Epiphany and the Christmas message

January 04, 2019

ON January 6th, the Feast of the Epiphany, the church will celebrate the biblical event where the Magi, also called the Three Wise Men or Three Kings, traveled from the East to pay homage to the newborn King, Jesus Christ.  Many believe that this is the date when the Christmas season officially ends, being the end of the traditional 12 days of Christmas. Although, according to the Roman Catholic liturgical calendar, Ordinary Time doesn’t officially begin until the Monday after the Feast of the Baptism of the Lord, which (usually) falls on the Sunday after  Epiphany (January 6th).

So before we officially end the Christmas Season, allow me to share with you a reflection from Most. Rev. Socrates B. Villegas, DD (Archbishop of Lingayen, Dagupan) on the message the Birth of Christ brings.  Bishop Villegas shares:

It is Christmas. It means that God has become like us in all things except sin. God has embraced our hunger and poverty. God has joined us in our aches and adversities.  God is not far. He is near. He has emptied himself of glory and wrapped himself with our human dirt and ugliness so that we may be wrapped by his robe of mercy. It was so courageous of God to allow himself to born like us.

It is Christmas. We are happy and we have hope in spite of the darkness we see. This darkness is not godly. This is the same darkness that rejected Christ when he was born two thousand years ago.

There is violence against political opponents. The statistics of unsolved murders continue to rise. There are more drugs to buy. There are more criminals set free and the opponents are threatened with imprisonment. Everything is turned into a bad joke. The poor are poorer and the rich are getting poor. We scold children who bully their fellow children but we laugh at elderly bullies who flaunt vulgar humor. We your bishops are called “walang silbi” and you have been encouraged to kill us. You are admonished to stay home and not go to the church because you will just see hypocrites at Mass who worship a stupid God. Accusations are hurled at innocent people without any basis at all. Fake news is unrelenting and the bashers against the truthful are shameless. Where are the true believers of Christ?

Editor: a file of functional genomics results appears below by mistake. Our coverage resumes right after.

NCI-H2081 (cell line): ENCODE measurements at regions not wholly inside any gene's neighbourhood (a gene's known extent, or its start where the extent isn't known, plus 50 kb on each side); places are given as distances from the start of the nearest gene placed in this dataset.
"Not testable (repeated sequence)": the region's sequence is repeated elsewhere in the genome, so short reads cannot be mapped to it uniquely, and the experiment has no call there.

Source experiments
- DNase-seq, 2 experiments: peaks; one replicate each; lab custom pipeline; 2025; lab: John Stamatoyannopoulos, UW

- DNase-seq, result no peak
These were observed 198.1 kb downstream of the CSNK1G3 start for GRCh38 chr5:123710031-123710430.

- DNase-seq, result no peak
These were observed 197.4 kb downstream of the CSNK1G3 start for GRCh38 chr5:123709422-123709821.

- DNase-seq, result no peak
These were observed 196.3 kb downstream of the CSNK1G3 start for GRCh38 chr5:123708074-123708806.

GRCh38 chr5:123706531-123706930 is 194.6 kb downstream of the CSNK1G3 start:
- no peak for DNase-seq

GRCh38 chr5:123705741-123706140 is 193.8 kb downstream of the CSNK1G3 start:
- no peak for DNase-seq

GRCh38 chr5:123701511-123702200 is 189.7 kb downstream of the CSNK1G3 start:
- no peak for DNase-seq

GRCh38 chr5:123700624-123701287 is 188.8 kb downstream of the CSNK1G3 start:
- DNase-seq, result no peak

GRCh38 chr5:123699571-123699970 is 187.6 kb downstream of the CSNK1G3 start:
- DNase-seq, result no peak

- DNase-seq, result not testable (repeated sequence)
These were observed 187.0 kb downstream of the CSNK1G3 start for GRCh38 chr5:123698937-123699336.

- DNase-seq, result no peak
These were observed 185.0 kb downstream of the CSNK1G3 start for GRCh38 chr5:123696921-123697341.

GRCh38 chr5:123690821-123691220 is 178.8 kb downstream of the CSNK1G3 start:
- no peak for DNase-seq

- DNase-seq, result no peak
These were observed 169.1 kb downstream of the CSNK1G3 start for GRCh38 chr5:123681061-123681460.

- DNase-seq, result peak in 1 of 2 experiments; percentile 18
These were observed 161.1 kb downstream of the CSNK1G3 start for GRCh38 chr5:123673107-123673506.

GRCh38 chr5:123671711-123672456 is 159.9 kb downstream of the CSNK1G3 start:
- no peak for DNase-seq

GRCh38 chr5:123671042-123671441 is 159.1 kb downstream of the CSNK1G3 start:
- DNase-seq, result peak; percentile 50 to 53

How long must we endure these? What is Christmas for? Is this what we have become as a Catholic nation? The answer must be NO! We must resist the spread of vulgarity and the contagion of violence. There is no Christmas hope for the cowards and the timid. Christmas demands that we stand up bravely for the Lord!

Christmas is about the courage of God to defeat evil by the power of love. The greater enemy to fight is cowardice and timidity. Tolerance is not a virtue. Tolerance of evil makes us accomplices. It is vulgar to laugh at vulgarity!

Christmas proclaims that the “walang silbi” are cared for not killed. The infants and the sick, the handicapped and the elderly, they seem walang silbi, but they are our treasures as a nation. This is what the angels taught when they announced Christ’s birth. How we treat the weak shows our real character. Let us resist the culture of abuse with the mercy and tenderness of Christ.

Christmas teaches us that the killing people who kill people is not human. Killing is the solution offered by jungle justice not by civilized societies. Herod wanted to kill Goodness and Love. We must be like the angel who led the Child and his parents into safety away from murder. In solving problems by killing, we side with Herod not with Christ.

Christmas invites us to return to childlike innocence and resist the erosion of good manners. There is joy in being innocent like the Child in the manger. When we hear vulgarity, stand up and proclaim the greater power of the innocence of a child. When we hear children curse, turn them away from the bad examples they see and bring them to the Child in the crib. Vulgarity is contrary to Christmas.

When women are taunted for being women, let us confront this violence against womanhood through the nobility of the Virgin Mary. When violent words are thrown at women and indecent gestures are offered to them, speak up and defend. The spirit of Christmas is contrary to the indecencies that our women are being subjected to.

Christmas is a feast of joy. It must also be a feast of courage -- courage to stand up for Jesus and defend what He taught us through the Christmas story. Let us stand up against vulgarity with the powerful innocence of the Christ Child. Let us defend human life by siding with Jesus and not applauding Herod. Let us stand up for womanhood best taught us by the purity of the Virgin Mary.

Jesus took the courage to become like us. Let us now take fullest courage to stand up for what he taught us. Christmas is not a shabu to make us forget for few moments our aches and woes. The greatest story ever told must be retold with greatest courage. Stand up for life. Stand up for purity. Stand up for human dignity. We cannot find Christmas joy in timidity and cowardice. Stand up and choose the Lord! Take courage so that your Christmas may be truly merry!

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For any personal comments or suggestions you may call 0917-4805585 or email me at csorita@yahoo.com.